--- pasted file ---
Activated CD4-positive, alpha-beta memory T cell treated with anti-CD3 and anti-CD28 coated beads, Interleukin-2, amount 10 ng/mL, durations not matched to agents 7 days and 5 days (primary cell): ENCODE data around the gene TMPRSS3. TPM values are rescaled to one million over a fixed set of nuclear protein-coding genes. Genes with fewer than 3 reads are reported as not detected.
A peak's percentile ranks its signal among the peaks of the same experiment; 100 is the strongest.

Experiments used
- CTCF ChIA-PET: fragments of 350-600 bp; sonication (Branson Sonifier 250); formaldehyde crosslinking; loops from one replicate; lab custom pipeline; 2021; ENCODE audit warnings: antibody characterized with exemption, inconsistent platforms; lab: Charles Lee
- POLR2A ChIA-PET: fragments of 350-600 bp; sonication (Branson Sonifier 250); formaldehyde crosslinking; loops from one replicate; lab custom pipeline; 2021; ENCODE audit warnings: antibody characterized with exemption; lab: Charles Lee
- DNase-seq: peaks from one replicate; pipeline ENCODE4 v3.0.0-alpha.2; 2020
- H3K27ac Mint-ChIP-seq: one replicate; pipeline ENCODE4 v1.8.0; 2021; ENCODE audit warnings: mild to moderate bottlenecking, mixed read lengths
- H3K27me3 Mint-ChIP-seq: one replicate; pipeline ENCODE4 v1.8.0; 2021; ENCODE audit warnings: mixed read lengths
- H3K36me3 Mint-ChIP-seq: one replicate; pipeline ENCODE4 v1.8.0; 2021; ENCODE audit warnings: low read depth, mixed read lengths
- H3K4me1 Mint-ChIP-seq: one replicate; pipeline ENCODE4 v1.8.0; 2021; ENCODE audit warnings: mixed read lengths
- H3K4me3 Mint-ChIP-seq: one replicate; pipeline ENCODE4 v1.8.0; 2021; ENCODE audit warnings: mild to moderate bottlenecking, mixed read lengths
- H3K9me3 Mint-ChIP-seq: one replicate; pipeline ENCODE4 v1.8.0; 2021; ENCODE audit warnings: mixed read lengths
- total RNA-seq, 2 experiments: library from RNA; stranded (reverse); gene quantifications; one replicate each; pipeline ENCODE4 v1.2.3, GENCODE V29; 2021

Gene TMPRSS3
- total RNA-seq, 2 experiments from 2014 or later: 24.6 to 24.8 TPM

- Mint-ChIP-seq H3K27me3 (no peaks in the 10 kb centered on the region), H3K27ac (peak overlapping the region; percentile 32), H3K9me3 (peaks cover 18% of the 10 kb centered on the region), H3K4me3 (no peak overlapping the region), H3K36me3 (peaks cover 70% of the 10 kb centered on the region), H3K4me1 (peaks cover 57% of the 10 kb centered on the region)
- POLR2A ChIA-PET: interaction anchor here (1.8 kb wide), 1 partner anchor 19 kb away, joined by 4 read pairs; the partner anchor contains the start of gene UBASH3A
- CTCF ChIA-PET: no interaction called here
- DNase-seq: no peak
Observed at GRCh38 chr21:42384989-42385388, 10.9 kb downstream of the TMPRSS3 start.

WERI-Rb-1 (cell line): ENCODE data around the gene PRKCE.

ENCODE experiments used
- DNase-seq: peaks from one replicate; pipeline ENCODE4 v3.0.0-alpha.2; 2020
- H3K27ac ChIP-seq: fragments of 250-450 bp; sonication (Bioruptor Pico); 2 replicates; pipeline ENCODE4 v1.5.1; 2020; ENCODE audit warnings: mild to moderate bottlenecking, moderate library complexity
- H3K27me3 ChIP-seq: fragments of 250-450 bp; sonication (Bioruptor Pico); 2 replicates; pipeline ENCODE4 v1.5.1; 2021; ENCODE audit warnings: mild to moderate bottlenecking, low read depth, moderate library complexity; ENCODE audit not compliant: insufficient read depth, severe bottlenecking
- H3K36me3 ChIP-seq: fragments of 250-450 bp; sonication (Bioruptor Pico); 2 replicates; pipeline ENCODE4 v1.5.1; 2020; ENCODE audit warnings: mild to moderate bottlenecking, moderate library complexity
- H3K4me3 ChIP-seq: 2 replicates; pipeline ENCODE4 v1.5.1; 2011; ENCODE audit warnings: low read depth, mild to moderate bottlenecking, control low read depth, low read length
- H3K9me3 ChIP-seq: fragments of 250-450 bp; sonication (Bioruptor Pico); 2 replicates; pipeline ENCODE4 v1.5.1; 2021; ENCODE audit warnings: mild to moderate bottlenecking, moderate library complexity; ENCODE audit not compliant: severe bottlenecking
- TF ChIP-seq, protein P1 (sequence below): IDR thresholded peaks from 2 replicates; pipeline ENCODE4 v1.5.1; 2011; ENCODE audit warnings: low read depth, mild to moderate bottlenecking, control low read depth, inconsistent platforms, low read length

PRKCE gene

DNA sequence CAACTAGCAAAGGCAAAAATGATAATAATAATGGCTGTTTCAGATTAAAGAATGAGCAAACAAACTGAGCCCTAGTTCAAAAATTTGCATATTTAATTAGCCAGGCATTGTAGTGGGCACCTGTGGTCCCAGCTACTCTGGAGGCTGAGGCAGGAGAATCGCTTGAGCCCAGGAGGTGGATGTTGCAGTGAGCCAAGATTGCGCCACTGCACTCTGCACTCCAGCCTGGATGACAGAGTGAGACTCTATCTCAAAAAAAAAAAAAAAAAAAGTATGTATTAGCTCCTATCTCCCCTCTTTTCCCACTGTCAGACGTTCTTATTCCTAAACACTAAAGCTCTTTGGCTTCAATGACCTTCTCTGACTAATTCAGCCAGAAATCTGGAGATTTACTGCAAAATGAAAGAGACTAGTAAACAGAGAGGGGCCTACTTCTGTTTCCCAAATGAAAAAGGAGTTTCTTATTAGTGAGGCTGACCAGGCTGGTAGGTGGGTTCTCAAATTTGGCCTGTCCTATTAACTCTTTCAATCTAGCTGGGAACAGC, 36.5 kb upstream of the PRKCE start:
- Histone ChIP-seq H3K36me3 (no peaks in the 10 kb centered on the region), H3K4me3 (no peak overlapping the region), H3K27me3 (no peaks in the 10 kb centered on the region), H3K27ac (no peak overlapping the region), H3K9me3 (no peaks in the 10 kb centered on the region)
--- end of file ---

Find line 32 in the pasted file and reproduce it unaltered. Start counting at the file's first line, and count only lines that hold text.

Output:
- Histone ChIP-seq H3K36me3 (no peaks in the 10 kb centered on the region), H3K4me3 (no peak overlapping the region), H3K27me3 (no peaks in the 10 kb centered on the region), H3K27ac (no peak overlapping the region), H3K9me3 (no peaks in the 10 kb centered on the region)